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post #1 of 17 Old 02-09-2010, 03:47 PM Thread Starter
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post #2 of 17 Old 02-09-2010, 05:14 PM
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Don't believe I've ever seen a shaper used like that. Scary doesn't quite describe it...
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post #3 of 17 Old 02-09-2010, 07:44 PM
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Not on my watch

I'm always looking for new and faster ways to get things done. This is NOT one of them. The bad part is that someone will try this not knowing any better. I feel smarter every time I see something like this.
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post #4 of 17 Old 02-09-2010, 08:34 PM
where's my table saw?
 
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If there were a guard on the BACK side of the blade

This set up would not be significantly different than a table saw where the BOTTOM side of the blade is enclosed by the saw table. Of course I don't recommend this set up as is. However, It may have an advantage for resawing as shown. The large table surface supports the workpiece in the horizontal position, as opposed to the more typically narrow fence in the vertical position. I'm not going to "try this at home" but I can understand where a shop with limited equipment, might use the shaper in this manner. The spindle height is fully adjustable on the shaper which would make different thickness of board easily. Yes it is scary in present form, but with a little more imagination, IE safety guard, could be a workable set up. Just my twisted opinion. They were obviously "thinking out of the box" on this one. bill

The answer to your question will only be as detailed and specific as the question is detailed and specific. Good questions also include a sketch or a photo that illustrates your issue. (:< D)
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post #5 of 17 Old 02-09-2010, 08:40 PM
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Definately risky

It's amazing how people figure out do do things in so many different ways, especially smart and talented people. Sometimes common sense is lost on them though. I remember a college "Art/Design" teacher helping a student from one of their classes freehand carve a sculpture on the table saw, at least until the Industrial Tech Instructor came in to the shop.

topsawn - Can't help but be amused from the irony of your username, and the technique used in the video posted.

Cheers, and thanks for the post!

Last edited by Old Skhool; 02-09-2010 at 08:55 PM.
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post #6 of 17 Old 02-09-2010, 08:50 PM
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Quote:
Originally Posted by woodnthings View Post
This set up would not be significantly different than a table saw where the BOTTOM side of the blade is enclosed by the saw table. Of course I don't recommend this set up as is. However, It may have an advantage for resawing as shown. The large table surface supports the workpiece in the horizontal position, as opposed to the more typically narrow fence in the vertical position. I'm not going to "try this at home" but I can understand where a shop with limited equipment, might use the shaper in this manner. The spindle height is fully adjustable on the shaper which would make different thickness of board easily. Yes it is scary in present form, but with a little more imagination, IE safety guard, could be a workable set up. Just my twisted opinion. They were obviously "thinking out of the box" on this one. bill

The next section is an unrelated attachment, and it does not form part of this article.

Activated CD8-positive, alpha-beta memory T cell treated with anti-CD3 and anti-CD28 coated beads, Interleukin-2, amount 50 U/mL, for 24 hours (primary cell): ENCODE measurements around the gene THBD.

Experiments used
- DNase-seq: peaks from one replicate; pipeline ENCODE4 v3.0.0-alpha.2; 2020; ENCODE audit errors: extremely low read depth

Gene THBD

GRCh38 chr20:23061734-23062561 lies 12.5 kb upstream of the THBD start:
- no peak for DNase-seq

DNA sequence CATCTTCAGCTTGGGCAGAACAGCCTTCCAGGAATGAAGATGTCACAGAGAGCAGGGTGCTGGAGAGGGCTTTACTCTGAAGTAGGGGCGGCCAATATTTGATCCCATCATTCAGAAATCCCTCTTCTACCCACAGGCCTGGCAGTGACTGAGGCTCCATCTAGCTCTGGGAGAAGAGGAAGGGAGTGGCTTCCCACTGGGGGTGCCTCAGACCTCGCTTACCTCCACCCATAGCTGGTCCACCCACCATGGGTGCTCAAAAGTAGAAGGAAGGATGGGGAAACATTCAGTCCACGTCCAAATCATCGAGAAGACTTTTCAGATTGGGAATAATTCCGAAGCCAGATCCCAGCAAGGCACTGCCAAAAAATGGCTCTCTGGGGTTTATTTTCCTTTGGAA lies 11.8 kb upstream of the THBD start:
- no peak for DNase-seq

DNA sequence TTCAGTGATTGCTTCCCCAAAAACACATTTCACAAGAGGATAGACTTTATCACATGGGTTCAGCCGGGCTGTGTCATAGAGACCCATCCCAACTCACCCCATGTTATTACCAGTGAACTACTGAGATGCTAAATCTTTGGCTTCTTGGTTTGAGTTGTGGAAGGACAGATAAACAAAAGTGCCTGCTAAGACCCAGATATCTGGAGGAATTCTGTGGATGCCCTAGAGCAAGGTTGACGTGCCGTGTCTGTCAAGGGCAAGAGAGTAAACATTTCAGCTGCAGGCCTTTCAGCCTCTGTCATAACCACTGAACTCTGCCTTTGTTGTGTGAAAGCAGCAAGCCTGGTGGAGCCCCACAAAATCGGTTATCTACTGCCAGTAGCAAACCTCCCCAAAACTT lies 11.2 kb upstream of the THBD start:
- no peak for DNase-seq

Agreed, it could be made safe, but also reminds me of the old saying "Safety rules are written in blood" There should also be some kind of video warning for the inexperienced out there.

Have a good day Bill,

Bill (yes, there are lots of us on this site)
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post #7 of 17 Old 02-09-2010, 09:01 PM
where's my table saw?
 
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I hadn't thought about kickback

on this set up, but that might be the deciding factor as to it's practical application. It might work.... bill
Old Skool, Thought about posting your general location? How many of us are there beside you and me? bill

The answer to your question will only be as detailed and specific as the question is detailed and specific. Good questions also include a sketch or a photo that illustrates your issue. (:< D)
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post #8 of 17 Old 02-10-2010, 12:26 PM
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Ok it might work

After reading Bill and Old Skhool"s post I just had to know. I have an old cast-iron table, Craftsman shaper table, and thought well the spindle speed is close to the max on a 12" saw blade. I would have to make a collet for the 3/4" spindle to except the 1" bore of the blade but other than that I think it might be do-able.
If I sounded like an alarmest in my post it's because I'm a firm believer in push sticks and feather boards.
OLD SKHOOL- Your right, I didn't make that connection, good humor there.
I've got to re-saw some Walnut for some candle boxes that are the next project out of the shop. Think I'm going to stay with the band saw just a little longer though.
Glad you guys are open-minded, thanks for the posts. David
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post #9 of 17 Old 02-10-2010, 02:25 PM